Given some unexpected down time this month (and maybe next month too!), I’ve been trying to go through key old posts on this site. The basic idea is to update links to other sites, references and figures that over the years have died (site domains that were abandoned, site redesigns, deliberate deletions etc.). Most notably, the IPCC website recently broke all the existing links to elements of the reports which we had referenced in hundreds of places. Thanks guys!

Some folk have been notifying us of issues they found (thanks Marcus!) and I’ve been fixing those as they come up, but obviously there are more. Links to old blog posts from Deltoid, Scienceblogs, Pielke Sr. or Prometheus generally don’t work anymore though they can sometimes be found on the wayback machine. It turns out a lot has changed since 2004 and many hotlinked images in particular have disappeared.

It’s obviously not worth finding replacements for every dead link, but digital uncluttering and fixing up is useful. So, please use this thread to notify us of any useful fixes we can make (and if you have an updated link,, that’d be perfect). Additionally, please let us know if any of the old content is still useful or interesting to you. We know there is still substantial traffic to the back catalog, so maybe it should be highlighted in some way?

To those of you who might ask whether blogging still brings me joy… of course it does!

Let’s check your temperature

The underlying mission of my job is to safeguard lives and property through climate change adaptation based on science. In other words, to help society to prepare itself for risks connected with more extreme rainfall and temperatures.

For many people, “climate” may seem to be an abstract concept. I have had many conversations about climate, and then realised that people often have different interpretations. In my mind, climate is the same as weather statistics (which I realise can be quite abstract to many).

To avoid miscommunication, I want to make sure that we are on the same page when I discuss climate. Maybe it helps if I talk about more familiar and specific aspects, such as the temperature, rainfall, snow, or wind?

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4th National Climate Assessment report

Filed under: — gavin @ 23 November 2018

In possibly the biggest “Friday night news dump” in climate report history, the long awaited 4th National Climate Assessment (#NCA4) was released today (roughly two weeks earlier than everyone had been expecting).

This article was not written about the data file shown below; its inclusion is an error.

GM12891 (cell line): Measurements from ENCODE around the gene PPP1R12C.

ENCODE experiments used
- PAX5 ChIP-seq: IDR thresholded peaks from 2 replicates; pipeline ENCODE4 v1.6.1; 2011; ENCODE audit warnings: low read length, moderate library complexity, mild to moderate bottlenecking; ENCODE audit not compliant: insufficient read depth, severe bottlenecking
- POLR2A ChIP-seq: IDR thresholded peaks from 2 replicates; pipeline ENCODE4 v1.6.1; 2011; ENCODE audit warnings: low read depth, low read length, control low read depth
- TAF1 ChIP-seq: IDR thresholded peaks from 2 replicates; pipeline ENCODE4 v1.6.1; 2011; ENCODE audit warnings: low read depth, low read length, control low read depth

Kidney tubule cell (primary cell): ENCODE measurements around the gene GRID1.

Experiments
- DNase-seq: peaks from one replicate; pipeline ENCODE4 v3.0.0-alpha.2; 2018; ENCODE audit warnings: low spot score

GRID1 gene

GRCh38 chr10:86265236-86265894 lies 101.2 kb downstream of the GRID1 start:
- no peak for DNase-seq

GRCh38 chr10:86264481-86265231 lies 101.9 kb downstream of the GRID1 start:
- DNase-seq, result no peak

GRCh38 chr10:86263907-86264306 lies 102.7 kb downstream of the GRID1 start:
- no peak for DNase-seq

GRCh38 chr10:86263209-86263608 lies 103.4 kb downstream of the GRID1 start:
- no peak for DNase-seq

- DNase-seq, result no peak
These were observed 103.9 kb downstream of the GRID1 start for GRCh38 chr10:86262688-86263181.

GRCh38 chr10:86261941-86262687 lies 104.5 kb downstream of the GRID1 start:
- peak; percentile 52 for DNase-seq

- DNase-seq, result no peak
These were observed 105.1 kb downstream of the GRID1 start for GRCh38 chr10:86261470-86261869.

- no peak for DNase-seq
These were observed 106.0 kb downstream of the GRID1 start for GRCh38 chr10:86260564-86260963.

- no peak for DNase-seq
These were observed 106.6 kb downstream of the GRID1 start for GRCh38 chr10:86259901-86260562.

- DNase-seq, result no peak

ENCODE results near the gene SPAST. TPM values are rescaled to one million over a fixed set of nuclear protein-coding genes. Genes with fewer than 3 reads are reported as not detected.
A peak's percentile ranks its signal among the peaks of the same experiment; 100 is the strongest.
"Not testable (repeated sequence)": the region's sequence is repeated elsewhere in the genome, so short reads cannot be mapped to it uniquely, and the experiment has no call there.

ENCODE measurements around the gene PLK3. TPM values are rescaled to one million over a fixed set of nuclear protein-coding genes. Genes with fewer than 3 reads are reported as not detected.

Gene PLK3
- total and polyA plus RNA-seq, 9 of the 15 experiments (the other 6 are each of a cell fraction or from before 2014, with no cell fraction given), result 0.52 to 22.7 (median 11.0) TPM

The summaries and FAQ (pdf) are good, and the ClimateNexus briefing is worth reading too. The basic picture is utterly unsurprising, but the real interest in the NCA is the detailed work on vulnerabilities and sectorial impacts in 10 specific regions of the US. The writing teams for those sections include a whole raft of scientists and local stakeholders and so if you think climate reports are the same old, same old, it’s where you should go to read things you might not have seen before.

Obviously, since the report was only released at 2pm today without any serious embargo, most takes you will read today or tomorrow will be pretty superficial, but there should be more considered discussions over the next few days. Feel free to ask specific questions or bring up topics below.

Cracking the Climate Change Case

I have an op-ed in the New York Times this week:

How Scientists Cracked the Climate Change Case
The biggest crime scene on the planet is the planet. We know the earth is warming, but who or what is causing it?
Emilia Miękisz

Many of you will recognise the metaphor from previous Realclimate pieces (this is earliest one I think, from 2007), and indeed, the working title was “CSI: Planet Earth”. The process description and conclusions are drawn from multiple sources on the attribution of recent climate trends (here, here etc.), as well the data visualization for surface temperature trends at Bloomberg News.

There have been many comments about this on Twitter – most appreciative, some expected, and a few interesting. The expected criticisms come from people who mostly appear not to have read the piece at all (“Climate has changed before!” – a claim that no-one disputes), and a lot of pointless counter-arguments by assertion. Of the more interesting comment threads, was one started by Ted Nordhaus who asked

My response is basically that it might be old hat for him (and maybe many readers here), but I am constantly surprised at the number of people – even those concerned about climate – who are unaware of how we do attribution and how solid the science behind the IPCC statements is. And judging by many of the comments, it certainly isn’t the case that these pieces are only read by the already convinced. But asking how many people are helped to be persuaded by articles like this is a valid question, and I don’t really know the answer. Anyone?